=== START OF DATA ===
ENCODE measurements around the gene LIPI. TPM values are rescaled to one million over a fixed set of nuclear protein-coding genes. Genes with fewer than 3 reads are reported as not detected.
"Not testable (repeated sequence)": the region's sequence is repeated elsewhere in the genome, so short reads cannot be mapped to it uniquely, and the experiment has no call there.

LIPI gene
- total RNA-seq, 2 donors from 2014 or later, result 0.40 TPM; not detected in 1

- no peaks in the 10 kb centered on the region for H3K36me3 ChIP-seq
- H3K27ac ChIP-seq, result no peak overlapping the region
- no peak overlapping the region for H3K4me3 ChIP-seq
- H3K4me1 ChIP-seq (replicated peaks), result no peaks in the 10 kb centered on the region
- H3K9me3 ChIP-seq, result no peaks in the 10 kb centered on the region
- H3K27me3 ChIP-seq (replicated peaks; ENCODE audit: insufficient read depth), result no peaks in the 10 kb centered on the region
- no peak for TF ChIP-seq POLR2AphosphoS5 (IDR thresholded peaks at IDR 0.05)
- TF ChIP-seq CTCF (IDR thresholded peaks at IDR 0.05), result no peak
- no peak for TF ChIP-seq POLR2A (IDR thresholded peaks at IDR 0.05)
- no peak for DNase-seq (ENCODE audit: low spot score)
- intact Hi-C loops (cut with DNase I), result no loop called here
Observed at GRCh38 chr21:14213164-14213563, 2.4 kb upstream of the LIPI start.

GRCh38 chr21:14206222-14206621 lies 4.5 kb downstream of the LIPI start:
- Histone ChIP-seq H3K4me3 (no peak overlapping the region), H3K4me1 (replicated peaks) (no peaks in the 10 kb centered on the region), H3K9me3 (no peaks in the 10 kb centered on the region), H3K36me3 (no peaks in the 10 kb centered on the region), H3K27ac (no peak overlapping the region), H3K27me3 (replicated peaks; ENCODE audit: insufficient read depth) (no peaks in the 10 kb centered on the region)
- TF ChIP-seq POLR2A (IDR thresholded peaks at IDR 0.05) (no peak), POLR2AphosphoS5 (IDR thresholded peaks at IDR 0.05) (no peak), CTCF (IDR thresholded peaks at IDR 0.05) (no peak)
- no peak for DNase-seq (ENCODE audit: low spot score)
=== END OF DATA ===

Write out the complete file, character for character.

ENCODE measurements around the gene LIPI. TPM values are rescaled to one million over a fixed set of nuclear protein-coding genes. Genes with fewer than 3 reads are reported as not detected.
"Not testable (repeated sequence)": the region's sequence is repeated elsewhere in the genome, so short reads cannot be mapped to it uniquely, and the experiment has no call there.

LIPI gene
- total RNA-seq, 2 donors from 2014 or later, result 0.40 TPM; not detected in 1

- no peaks in the 10 kb centered on the region for H3K36me3 ChIP-seq
- H3K27ac ChIP-seq, result no peak overlapping the region
- no peak overlapping the region for H3K4me3 ChIP-seq
- H3K4me1 ChIP-seq (replicated peaks), result no peaks in the 10 kb centered on the region
- H3K9me3 ChIP-seq, result no peaks in the 10 kb centered on the region
- H3K27me3 ChIP-seq (replicated peaks; ENCODE audit: insufficient read depth), result no peaks in the 10 kb centered on the region
- no peak for TF ChIP-seq POLR2AphosphoS5 (IDR thresholded peaks at IDR 0.05)
- TF ChIP-seq CTCF (IDR thresholded peaks at IDR 0.05), result no peak
- no peak for TF ChIP-seq POLR2A (IDR thresholded peaks at IDR 0.05)
- no peak for DNase-seq (ENCODE audit: low spot score)
- intact Hi-C loops (cut with DNase I), result no loop called here
Observed at GRCh38 chr21:14213164-14213563, 2.4 kb upstream of the LIPI start.

GRCh38 chr21:14206222-14206621 lies 4.5 kb downstream of the LIPI start:
- Histone ChIP-seq H3K4me3 (no peak overlapping the region), H3K4me1 (replicated peaks) (no peaks in the 10 kb centered on the region), H3K9me3 (no peaks in the 10 kb centered on the region), H3K36me3 (no peaks in the 10 kb centered on the region), H3K27ac (no peak overlapping the region), H3K27me3 (replicated peaks; ENCODE audit: insufficient read depth) (no peaks in the 10 kb centered on the region)
- TF ChIP-seq POLR2A (IDR thresholded peaks at IDR 0.05) (no peak), POLR2AphosphoS5 (IDR thresholded peaks at IDR 0.05) (no peak), CTCF (IDR thresholded peaks at IDR 0.05) (no peak)
- no peak for DNase-seq (ENCODE audit: low spot score)